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The limitations of finite fuel and the rigors of space travel demand a propulsion system that maximizes the thrust-to-power ratio. For electrically powered propulsion systems, xenon’s low ionization threshold and its high atomic mass have made it the industry’s preferred choice. But its rarity, its expense, and competing Earth-based applications have prompted researchers to look for more sustainable alternatives.

One such promising candidate is iodine, which has an atomic mass similar to xenon and a lower ionization threshold. Researchers have begun to investigate iodine’s potential. Most recently, Dmytro Rafalskyi from the French aerospace company ThrustMe and his colleagues have showcased the new propellant’s feasibility in space.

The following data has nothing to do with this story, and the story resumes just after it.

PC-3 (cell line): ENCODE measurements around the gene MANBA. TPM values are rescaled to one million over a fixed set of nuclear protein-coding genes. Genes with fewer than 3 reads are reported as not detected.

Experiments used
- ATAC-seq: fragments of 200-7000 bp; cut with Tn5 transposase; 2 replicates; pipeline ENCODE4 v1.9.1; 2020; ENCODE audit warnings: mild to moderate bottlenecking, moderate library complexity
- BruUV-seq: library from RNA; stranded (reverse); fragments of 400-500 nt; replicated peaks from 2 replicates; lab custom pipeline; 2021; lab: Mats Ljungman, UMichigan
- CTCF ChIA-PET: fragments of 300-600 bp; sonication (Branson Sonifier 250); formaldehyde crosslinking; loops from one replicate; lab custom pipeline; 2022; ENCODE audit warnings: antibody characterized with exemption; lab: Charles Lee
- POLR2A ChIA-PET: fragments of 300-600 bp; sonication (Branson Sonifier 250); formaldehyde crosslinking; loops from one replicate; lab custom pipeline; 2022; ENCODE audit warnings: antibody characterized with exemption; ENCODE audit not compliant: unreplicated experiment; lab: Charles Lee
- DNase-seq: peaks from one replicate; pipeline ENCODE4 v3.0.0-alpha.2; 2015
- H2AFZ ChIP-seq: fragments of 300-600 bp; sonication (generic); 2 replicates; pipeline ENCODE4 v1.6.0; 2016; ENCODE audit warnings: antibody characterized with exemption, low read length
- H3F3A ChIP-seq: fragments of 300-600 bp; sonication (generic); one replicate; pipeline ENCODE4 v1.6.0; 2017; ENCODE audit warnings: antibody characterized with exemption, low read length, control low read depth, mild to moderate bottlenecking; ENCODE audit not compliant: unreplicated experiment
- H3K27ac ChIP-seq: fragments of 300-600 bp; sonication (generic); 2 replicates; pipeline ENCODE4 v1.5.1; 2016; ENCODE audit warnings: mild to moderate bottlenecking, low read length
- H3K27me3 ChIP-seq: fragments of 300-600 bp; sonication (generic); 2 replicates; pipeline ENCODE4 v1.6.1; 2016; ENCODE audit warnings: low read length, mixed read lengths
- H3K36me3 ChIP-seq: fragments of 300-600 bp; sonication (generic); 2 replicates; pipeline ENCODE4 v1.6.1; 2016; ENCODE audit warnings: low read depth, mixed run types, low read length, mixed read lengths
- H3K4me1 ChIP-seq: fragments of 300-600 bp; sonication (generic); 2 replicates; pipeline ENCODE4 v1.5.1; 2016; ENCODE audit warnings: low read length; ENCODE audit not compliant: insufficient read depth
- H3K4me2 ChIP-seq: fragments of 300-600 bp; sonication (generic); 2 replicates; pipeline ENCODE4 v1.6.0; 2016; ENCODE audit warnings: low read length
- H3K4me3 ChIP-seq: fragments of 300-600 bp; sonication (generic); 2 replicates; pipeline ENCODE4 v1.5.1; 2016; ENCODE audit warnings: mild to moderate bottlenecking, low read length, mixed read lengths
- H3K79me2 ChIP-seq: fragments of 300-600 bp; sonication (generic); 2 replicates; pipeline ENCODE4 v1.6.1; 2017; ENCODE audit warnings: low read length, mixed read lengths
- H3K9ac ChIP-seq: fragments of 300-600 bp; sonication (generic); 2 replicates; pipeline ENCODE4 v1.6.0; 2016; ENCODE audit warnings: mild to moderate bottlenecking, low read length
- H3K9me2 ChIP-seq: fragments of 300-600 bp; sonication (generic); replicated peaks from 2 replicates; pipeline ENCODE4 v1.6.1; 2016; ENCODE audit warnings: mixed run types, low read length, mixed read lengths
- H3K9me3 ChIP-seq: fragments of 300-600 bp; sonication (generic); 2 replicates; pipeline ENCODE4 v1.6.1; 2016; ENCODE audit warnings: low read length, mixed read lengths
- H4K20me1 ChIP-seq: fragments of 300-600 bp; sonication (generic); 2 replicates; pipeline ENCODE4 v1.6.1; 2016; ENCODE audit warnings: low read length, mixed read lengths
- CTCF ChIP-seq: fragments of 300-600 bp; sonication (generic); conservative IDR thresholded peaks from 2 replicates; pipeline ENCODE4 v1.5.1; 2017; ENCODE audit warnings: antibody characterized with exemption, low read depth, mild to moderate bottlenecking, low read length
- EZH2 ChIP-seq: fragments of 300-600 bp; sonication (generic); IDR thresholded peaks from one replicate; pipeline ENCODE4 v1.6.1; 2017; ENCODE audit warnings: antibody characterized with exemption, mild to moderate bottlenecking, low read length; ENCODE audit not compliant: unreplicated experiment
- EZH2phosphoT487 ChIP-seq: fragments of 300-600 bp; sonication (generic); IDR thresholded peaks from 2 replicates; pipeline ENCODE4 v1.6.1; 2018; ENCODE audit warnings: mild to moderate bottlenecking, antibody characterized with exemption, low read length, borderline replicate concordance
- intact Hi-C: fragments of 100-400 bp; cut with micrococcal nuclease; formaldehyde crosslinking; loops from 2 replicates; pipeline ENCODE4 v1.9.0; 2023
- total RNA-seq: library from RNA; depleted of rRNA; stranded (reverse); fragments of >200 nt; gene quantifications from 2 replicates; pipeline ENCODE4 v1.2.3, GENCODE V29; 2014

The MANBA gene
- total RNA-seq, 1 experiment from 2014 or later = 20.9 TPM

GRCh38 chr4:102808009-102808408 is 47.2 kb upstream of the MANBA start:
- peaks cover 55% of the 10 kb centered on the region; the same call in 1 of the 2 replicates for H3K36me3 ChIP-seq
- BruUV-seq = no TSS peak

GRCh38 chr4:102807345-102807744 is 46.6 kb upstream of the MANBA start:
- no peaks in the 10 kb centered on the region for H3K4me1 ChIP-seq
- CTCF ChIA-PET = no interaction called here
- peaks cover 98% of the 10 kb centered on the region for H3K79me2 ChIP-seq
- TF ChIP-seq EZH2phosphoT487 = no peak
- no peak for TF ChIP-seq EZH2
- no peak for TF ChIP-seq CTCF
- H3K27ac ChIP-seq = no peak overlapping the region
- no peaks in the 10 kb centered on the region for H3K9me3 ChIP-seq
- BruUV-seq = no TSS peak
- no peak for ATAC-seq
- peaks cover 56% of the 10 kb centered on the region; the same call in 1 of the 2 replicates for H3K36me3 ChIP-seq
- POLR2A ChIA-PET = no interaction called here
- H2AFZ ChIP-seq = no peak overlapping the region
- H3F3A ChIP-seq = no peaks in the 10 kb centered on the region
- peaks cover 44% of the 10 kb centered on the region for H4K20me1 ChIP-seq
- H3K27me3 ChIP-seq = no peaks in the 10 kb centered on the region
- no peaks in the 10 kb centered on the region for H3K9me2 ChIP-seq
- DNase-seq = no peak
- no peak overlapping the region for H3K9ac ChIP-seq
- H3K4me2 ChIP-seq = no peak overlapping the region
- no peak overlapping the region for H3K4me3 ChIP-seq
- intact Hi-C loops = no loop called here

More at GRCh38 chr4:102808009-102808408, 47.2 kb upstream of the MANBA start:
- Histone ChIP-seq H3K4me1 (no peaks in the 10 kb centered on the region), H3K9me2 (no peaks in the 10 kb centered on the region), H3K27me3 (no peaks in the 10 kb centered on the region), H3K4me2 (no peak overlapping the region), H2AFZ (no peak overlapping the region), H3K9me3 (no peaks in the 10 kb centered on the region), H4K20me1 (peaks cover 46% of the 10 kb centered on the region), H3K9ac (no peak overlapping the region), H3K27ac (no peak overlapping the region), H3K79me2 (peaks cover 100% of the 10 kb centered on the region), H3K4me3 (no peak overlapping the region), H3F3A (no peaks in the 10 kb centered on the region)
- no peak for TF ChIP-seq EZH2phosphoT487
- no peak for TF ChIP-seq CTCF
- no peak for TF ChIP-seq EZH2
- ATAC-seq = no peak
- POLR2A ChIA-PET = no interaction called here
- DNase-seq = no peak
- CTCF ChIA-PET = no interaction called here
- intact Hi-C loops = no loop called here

Unlike xenon, which is often stored as a supercritical fluid at pressures of 10–20 MPa, iodine can be kept as an unpressurized solid. Freed from the need to pressurize the fuel, the researchers designed a propulsion system that consists of an iodine storage tank piped directly to an inductively coupled plasma source. Nearby heaters sublimate the iodine, and a RF antenna ionizes the iodine gas to form a plasma. In that state, a set of charged grids then extracts and accelerates the iodine ions to produce thrust.

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